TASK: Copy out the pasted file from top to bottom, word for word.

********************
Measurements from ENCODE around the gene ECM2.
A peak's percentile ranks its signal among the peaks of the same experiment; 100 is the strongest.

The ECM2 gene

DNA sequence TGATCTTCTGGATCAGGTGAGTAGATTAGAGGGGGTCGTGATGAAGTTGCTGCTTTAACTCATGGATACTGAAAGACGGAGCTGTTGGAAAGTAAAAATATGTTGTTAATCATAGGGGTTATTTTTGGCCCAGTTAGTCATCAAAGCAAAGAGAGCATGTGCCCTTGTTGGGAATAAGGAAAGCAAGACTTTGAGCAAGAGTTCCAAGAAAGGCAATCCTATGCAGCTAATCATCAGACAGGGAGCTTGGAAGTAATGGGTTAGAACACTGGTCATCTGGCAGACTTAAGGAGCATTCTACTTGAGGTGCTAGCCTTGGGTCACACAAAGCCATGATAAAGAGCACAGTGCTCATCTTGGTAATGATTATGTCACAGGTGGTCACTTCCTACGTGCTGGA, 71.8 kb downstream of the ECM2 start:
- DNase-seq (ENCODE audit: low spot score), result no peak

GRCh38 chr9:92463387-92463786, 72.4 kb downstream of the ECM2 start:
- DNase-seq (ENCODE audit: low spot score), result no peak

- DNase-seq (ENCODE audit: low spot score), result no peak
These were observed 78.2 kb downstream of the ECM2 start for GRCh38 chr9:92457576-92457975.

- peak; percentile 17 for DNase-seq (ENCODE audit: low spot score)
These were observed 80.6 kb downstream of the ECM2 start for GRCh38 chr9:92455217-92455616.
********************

Measurements from ENCODE around the gene ECM2.
A peak's percentile ranks its signal among the peaks of the same experiment; 100 is the strongest.

The ECM2 gene

DNA sequence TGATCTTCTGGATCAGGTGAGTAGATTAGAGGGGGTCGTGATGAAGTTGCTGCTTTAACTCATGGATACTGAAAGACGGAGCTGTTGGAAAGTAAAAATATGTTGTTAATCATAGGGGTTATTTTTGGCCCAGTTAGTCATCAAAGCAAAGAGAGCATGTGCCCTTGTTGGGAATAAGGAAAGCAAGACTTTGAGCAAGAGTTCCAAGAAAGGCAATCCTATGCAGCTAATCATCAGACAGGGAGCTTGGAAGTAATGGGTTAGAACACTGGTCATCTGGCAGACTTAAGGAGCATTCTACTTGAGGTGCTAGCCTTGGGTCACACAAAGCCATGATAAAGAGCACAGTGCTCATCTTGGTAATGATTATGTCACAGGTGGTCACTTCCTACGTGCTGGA, 71.8 kb downstream of the ECM2 start:
- DNase-seq (ENCODE audit: low spot score), result no peak

GRCh38 chr9:92463387-92463786, 72.4 kb downstream of the ECM2 start:
- DNase-seq (ENCODE audit: low spot score), result no peak

- DNase-seq (ENCODE audit: low spot score), result no peak
These were observed 78.2 kb downstream of the ECM2 start for GRCh38 chr9:92457576-92457975.

- peak; percentile 17 for DNase-seq (ENCODE audit: low spot score)
These were observed 80.6 kb downstream of the ECM2 start for GRCh38 chr9:92455217-92455616.